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County Roads Budget Defined with Long-Term Plan

Posted on June 28, 2021


Paving Program

For Immediate Release –

San Rafael, CA –

Funding allocations based on road ratings to help guide improvement program

 

Paving Program
As part of the ongoing road condition improvements, four miles of Dillon Beach Road was repaved from Highway 1 in Tomales to Beach Avenue in Dillon Beach, a popular destination for locals and tourists.

The 425 miles of roads maintained by the County of Marin are crucial infrastructure that people rely on daily to go about their business, connect with surrounding communities, visit popular attractions, explore Marin’s beauty, and live their diverse lives.

Improvements and ongoing maintenance of the roads network is a major responsibility for the Marin County Department of Public Works (DPW), and a commitment that requires significant planning and funding to undertake. At the Marin County Board of Supervisors session on June 22, DPW staff presented a proposed two-year budget for the County Road and Bridge Program, as well as defined the condition of the road network and an approach for future paving operations.

As part of the ongoing road condition improvements, four miles of Dillon Beach Road was repaved from Highway 1 in Tomales to Beach Avenue in Dillon Beach, a popular destination for locals and tourists.
The County’s Road and Bridge Program budget comes from three sources, which for fiscal year 2021-22 is expected to total $14 million: $8 million from the County’s General Fund; $1.75 million in regional Measure AA funding, and; $4.25 million from California Senate Bill 1. For 2022-23, DPW anticipates revenue from Senate Bill 1 will increase by $250,000, bringing the budget to $14.25 million. The budget covers all manner of work in the public right-of-way including roads, retaining walls, bridges, safety updates and drainage improvements.

The largest portion is allocated to the road program, totaling $9 million per year, which is used to improve and maintain the 425 miles of County roads. The pavement condition index (PCI) is a standardized measure of roadway quality which provides a quantitative value of road condition on a 100-point scale. A ranking of zero to 25 is “failed,” 25 to 50 is “poor,” 50 to 70 is “at risk,” and 70 to 100 is “good.”

Averaging the values of road groupings is a standard tool for describing road network conditions across areas. For example, California has a 66 PCI, the Bay Area has a 67 PCI, and Marin County has a 66 PCI. When unpacked, Marin’s PCI score of 66 has 53% of roads ranked as “good,” 16% as “at risk,” 25% as “poor,” and 6% are considered “failed.”

In terms of making road improvements, the projects become exponentially more intensive and expensive as the condition of the road deteriorates. A good road generally only requires preventative maintenance projects to keep it in good standing, whereas a failed road needs full-depth reconstruction that is a costly and time consuming.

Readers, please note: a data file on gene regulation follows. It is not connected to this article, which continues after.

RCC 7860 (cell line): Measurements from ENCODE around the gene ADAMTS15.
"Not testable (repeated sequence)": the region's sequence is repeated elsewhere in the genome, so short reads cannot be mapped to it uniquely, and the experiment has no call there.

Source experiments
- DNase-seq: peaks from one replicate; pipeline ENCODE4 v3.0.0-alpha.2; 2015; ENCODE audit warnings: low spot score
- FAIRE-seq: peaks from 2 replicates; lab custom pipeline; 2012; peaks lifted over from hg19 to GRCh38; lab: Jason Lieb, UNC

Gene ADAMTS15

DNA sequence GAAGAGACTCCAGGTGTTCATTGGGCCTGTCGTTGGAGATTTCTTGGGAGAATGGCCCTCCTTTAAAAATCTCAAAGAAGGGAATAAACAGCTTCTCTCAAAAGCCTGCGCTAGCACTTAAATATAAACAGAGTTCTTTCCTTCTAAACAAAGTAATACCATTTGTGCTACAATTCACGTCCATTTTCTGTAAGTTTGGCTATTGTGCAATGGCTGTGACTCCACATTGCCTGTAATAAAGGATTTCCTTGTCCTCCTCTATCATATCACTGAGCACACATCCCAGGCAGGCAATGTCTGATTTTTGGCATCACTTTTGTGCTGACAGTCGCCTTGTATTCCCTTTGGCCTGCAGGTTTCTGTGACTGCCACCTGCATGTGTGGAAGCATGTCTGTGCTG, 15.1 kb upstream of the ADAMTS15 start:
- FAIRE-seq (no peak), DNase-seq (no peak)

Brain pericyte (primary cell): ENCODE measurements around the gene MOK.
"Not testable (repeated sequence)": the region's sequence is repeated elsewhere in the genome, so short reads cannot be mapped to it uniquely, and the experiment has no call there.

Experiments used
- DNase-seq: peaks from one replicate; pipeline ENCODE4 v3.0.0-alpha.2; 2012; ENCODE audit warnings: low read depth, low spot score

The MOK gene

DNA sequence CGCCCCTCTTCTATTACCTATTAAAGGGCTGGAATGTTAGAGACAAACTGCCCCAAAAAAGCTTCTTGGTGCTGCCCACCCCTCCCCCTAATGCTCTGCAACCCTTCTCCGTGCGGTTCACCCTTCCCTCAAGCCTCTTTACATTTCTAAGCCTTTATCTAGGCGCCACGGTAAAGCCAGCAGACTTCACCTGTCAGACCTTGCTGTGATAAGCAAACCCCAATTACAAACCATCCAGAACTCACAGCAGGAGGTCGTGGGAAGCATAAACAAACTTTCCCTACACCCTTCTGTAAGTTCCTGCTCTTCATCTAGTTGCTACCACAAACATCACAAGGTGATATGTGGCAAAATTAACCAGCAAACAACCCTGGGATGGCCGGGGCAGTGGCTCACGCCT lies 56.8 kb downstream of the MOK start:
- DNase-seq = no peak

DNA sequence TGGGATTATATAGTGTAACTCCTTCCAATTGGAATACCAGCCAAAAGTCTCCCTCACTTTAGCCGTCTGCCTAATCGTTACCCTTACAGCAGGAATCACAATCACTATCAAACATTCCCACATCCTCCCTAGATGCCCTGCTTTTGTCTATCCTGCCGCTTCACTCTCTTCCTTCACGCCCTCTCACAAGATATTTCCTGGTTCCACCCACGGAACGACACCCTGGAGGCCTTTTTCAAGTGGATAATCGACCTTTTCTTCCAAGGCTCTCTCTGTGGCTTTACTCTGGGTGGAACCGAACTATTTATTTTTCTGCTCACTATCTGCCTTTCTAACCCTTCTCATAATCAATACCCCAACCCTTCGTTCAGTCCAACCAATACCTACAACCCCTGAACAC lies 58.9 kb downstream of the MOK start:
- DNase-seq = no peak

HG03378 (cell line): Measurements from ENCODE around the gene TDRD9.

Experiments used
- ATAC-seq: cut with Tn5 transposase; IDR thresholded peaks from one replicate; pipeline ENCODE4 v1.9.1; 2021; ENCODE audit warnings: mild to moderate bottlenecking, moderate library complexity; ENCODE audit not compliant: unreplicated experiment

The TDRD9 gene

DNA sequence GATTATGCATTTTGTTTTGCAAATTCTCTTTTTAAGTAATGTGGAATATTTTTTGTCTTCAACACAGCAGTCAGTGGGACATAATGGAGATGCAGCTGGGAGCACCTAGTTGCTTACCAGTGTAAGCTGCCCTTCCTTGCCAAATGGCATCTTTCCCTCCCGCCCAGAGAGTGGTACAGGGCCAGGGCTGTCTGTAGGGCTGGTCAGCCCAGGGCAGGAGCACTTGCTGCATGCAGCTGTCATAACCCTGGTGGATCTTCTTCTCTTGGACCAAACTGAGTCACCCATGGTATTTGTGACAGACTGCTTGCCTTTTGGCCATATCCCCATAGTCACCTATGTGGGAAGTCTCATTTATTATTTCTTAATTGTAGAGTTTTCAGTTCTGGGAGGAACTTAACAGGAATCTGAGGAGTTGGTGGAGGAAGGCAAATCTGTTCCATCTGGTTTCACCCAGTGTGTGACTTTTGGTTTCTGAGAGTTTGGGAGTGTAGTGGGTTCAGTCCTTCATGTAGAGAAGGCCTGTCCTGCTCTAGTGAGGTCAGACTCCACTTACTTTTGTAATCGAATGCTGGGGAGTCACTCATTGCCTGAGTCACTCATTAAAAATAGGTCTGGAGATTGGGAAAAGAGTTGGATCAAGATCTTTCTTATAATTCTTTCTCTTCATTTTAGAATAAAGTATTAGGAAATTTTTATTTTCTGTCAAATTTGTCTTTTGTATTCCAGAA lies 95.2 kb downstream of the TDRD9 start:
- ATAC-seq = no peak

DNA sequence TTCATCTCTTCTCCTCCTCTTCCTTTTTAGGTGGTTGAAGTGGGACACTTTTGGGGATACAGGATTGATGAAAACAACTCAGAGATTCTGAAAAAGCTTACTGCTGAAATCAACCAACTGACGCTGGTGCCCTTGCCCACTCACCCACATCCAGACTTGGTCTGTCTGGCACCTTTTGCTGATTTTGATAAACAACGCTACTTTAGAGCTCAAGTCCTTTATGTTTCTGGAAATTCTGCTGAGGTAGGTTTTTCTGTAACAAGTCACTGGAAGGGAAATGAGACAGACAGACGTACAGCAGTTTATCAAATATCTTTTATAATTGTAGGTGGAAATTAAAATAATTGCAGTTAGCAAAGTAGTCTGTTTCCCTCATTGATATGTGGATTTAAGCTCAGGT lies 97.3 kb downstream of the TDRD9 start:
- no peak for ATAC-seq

“Not only is it a financially conscious decision, but it’s also a far more efficient way of doing things,” said Pat Echols, DPW Chief Assistant Director. “The time demands of focusing on the failed roads first would mean that roads in the other brackets would drop down significantly. That strategy would eventually put us in a worse condition overall, both from a physical and financial standpoint.”

For example, $1 million could fund maintenance for 15 miles of good roadway versus only 1 mile of failed roadway being rehabilitated. In other terms, maintaining a good road costs an average of $3.50 per square yard, compared to a failed road costing an average of $52.50 per square yard to bring up to good standing.

“With the ultimate goal of bringing all the roads up to good condition, there’s a clear best course of action,” said Eric Miller, DPW Principal Civil Engineer. “The key is keeping the good roads good, while working strategically from there on the other tiers.”

Under this roadway improvement approach, the 225 miles of good roads (53% of 425 miles) would be allocated $2.15 million annually of the $9 million budget. That would allow for 32 miles of roadway to be maintained each year, completing a full cycle every seven years. The remaining 200 miles of roadway in the other three PCI categories would be allocated the $6.85 million annually, allowing approximately 8.5 miles of roadway to be brought up to good standing each year. Following that process, it could take about 24 years to achieve a complete network of good PCI roads.

Each year, as more roads climb into the good PCI category, the budgetary split would need to be revised to account for changes. More money would shift to maintaining the growing category of good roads, while still balancing the more demanding projects of the other categories. By potentially reaching a full network of good roads, the total maintenance cost of the infrastructure could be approximately $4 million, not adjusting for inflation at that point in time. The remainder of the road program budget could then be reallocated to other improvements for Marin County.

This summer’s road program is well underway with DPW conducting 9.5 miles of roadway maintenance across the county, in addition to a $1.6 million roadway rehabilitation project in northern Marin’s upper Lucas Valley area. Next up is the Lucas Valley Road Curve Realignment project, slated to begin in July and wrap up this winter, as well as about another 20 miles of roadway maintenance work. Also, the $18 million Sir Francis Drake Boulevard rehabilitation project, titled Upgrade the Drake, is expected to wrap up an 18-month construction phase this fall. The major project will improve public safety and road conditions along 2.2 miles of the heavily used roadway.

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